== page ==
Anyway, the first service call was the service call from hell. Obviously, I want to do the best for the client, but when the client is clearly unprepared to handle their own end of what needs to be done, there's only so much I can accomplish. I was there for nearly two hours, and still couldn't get the equipment to work because of problems that were the client's responsibility to handle. Ugh. Good thing I had some downtime between the two appointments to regain my equilibrium.

The second service call was as easy as the first had been difficult. I was in and out in under 45 minutes, and everyone was happy.

On the return trip, I got off the highway in the northern part of Chautauqua county, the county where I was born and raised. Took a nice scenic drive through rural western New York to Jamestown, where I met up with an old friend I hadn't seen in nearly a quarter-century and went out to dinner. That was fun. Driving through my old hometown was interesting, though. So much has changed! Some of the changes seem to be improvements, while others I'm not so sure about. Well, everything changes, I guess.

Got home late in the evening. A phone call from my friend Jilli in Australia kept me entertained for part of the trip; thank goodness for the speakerphone feature on my cellphone!

I wonder if they're going to send me to Timbuktu next time?
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Went with my friend Theresa last night to see Jerry Springer: The Opera at the Beck Center. Absolutely hysterical. And that was only the protesters lining the sidewalks outside, bitching about how the show was terrible and blasphemous and likely to cause terminal halitosis in anyone foolhardy enough to even poke their head into the theater, let alone stay for the show.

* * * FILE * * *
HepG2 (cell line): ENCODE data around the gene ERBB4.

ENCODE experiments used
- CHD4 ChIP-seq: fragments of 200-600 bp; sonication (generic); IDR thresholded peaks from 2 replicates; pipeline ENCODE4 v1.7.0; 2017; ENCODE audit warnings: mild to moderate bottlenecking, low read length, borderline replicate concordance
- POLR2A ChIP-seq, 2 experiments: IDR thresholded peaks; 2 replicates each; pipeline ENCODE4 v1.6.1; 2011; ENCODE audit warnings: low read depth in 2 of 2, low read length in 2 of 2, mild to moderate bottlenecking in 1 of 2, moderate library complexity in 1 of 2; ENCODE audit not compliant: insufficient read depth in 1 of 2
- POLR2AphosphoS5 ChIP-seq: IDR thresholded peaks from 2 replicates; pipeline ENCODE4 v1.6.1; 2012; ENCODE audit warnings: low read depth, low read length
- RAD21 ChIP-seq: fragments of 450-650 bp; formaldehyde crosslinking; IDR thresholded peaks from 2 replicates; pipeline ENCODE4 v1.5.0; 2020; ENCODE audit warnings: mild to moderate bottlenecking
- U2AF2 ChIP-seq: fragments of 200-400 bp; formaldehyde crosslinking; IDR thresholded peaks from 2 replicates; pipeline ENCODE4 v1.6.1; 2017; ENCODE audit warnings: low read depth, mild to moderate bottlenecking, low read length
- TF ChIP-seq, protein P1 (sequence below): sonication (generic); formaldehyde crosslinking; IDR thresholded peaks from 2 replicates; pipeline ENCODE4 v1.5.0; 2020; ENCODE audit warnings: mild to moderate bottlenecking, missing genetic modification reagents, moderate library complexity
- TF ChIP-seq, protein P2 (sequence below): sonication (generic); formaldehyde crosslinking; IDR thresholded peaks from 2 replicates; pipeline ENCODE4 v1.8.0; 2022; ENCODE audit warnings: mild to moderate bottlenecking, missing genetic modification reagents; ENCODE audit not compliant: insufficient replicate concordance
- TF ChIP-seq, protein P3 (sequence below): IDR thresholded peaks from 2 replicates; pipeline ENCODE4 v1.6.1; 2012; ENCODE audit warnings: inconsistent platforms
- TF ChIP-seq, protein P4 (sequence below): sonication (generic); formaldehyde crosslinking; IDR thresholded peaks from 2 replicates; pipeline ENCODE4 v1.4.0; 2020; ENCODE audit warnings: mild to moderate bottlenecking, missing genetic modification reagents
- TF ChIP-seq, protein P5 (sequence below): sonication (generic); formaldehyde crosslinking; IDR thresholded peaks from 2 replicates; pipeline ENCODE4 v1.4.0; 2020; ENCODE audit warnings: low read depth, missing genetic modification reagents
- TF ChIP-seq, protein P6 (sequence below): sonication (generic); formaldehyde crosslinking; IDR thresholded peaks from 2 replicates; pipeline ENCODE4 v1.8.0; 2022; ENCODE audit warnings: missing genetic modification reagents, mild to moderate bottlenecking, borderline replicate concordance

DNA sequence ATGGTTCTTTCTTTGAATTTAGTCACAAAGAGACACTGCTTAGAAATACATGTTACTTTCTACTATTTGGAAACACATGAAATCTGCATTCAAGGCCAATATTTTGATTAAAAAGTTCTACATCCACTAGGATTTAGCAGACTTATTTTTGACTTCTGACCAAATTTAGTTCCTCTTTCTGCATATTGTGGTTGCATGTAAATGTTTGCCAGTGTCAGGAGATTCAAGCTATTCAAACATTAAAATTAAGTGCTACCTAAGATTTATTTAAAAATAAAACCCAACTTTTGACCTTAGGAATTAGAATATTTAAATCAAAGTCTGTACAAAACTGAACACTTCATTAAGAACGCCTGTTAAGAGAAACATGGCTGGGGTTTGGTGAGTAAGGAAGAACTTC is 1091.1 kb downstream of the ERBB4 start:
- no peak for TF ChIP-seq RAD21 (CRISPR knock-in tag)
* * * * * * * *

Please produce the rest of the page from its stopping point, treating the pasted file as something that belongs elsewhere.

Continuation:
Some people really need to get a grip.

I thoroughly enjoyed it. Theresa is dating the actor who plays Satan -- this is entirely appropriate for her, I joked -- so we had free tickets for opening night. There was a good crowd, and the entire production was excellent. Yes, there were definitely elements that would have grossly offended many highly religious people, but I thought they were funny as... well, as hell. You really can't have a thin skin and watch something like this, but if you aren't easily offended, you'll laugh. The show pokes fun at everything from religion to television in general to the particular type of people who either watch TV shows like Springer's or are guests on them. It's uproariously funny, so if you live in the Cleveland area and aren't bothered by strong satire, want a good laugh, and/or possibly want the chance to thumb your nose at the cultural naysayers who will probably continue to picket the Beck throughout this show's run, go and see it.

We went out afterward and I ended the evening by getting in possibly over my head... well, no, but I did have to make a commitment. Theresa's an actress herself -- come to think of it, at least half my circle of friends are theater people, which I suppose isn't surprising -- and has threatened to maim me if I don't do theater again one of these days. Now Gil, her significant other, has jumped onto the same bandwagon. They extracted a promise that I will endeavor to do so within the next two years, even though it's been eons since the last time. Watch this space.